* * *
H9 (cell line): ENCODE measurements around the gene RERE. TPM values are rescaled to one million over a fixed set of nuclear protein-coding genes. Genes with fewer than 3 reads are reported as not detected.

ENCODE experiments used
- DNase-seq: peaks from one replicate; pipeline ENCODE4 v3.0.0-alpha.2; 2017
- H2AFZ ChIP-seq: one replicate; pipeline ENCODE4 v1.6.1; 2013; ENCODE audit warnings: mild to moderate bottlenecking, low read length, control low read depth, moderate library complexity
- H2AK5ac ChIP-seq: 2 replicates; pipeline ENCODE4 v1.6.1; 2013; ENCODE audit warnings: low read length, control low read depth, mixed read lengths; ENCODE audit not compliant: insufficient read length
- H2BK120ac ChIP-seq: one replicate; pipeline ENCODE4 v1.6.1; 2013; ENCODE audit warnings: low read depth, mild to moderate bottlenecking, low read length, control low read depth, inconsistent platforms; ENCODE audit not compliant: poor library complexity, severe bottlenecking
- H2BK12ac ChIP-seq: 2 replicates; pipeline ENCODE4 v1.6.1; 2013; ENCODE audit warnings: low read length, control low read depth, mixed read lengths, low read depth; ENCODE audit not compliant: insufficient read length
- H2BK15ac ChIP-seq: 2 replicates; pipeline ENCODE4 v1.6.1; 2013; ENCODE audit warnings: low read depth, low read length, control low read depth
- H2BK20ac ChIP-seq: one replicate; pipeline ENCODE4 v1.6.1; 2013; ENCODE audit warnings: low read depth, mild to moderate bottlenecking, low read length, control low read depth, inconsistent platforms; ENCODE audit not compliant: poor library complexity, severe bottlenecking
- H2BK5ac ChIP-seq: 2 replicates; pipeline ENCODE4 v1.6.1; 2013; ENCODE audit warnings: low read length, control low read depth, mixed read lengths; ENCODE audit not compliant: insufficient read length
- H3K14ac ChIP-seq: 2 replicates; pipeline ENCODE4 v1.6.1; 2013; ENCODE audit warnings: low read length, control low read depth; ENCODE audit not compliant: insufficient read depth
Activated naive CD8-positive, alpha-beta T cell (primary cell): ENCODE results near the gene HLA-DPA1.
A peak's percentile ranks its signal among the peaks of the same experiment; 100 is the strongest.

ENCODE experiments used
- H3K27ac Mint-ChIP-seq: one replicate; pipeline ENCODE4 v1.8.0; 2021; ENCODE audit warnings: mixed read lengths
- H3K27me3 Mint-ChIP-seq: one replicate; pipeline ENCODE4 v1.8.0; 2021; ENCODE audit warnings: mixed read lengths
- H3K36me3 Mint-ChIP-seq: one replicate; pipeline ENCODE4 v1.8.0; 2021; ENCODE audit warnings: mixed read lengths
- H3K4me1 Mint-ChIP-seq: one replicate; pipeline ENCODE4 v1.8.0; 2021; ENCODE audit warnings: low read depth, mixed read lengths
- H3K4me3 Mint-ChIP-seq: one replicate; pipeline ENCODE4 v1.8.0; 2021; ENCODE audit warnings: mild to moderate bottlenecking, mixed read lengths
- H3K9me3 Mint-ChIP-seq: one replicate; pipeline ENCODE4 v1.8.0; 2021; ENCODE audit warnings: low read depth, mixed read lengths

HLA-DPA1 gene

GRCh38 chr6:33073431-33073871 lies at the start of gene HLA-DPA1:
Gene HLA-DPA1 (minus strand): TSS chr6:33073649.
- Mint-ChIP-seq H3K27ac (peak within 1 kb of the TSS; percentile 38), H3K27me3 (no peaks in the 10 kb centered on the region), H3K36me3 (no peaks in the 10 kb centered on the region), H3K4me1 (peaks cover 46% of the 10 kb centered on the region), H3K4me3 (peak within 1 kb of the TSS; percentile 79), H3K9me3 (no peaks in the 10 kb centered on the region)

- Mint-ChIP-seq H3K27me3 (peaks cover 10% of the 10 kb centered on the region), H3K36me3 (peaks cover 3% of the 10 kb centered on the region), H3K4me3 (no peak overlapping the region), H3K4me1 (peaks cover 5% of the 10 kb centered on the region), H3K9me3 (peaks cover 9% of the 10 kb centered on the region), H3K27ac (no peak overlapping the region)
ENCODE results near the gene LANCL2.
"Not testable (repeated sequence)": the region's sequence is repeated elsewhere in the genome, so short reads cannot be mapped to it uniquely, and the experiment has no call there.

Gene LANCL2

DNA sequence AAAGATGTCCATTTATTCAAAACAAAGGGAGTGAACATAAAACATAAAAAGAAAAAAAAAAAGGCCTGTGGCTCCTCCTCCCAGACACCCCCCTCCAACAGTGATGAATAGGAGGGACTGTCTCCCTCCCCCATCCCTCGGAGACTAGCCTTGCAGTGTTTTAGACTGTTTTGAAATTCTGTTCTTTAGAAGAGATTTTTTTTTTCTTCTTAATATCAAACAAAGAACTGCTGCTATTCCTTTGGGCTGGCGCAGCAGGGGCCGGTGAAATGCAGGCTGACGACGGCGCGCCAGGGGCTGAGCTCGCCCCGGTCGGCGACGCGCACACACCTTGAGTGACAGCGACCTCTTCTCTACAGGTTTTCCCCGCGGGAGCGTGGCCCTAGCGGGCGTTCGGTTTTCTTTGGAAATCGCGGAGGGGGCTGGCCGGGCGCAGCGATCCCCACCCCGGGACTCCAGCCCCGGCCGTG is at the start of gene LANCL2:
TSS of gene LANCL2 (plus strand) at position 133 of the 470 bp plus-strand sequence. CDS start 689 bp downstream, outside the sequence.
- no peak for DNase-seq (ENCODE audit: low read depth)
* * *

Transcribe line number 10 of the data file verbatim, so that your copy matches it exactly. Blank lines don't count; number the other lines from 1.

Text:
- H2BK5ac ChIP-seq: 2 replicates; pipeline ENCODE4 v1.6.1; 2013; ENCODE audit warnings: low read length, control low read depth, mixed read lengths; ENCODE audit not compliant: insufficient read length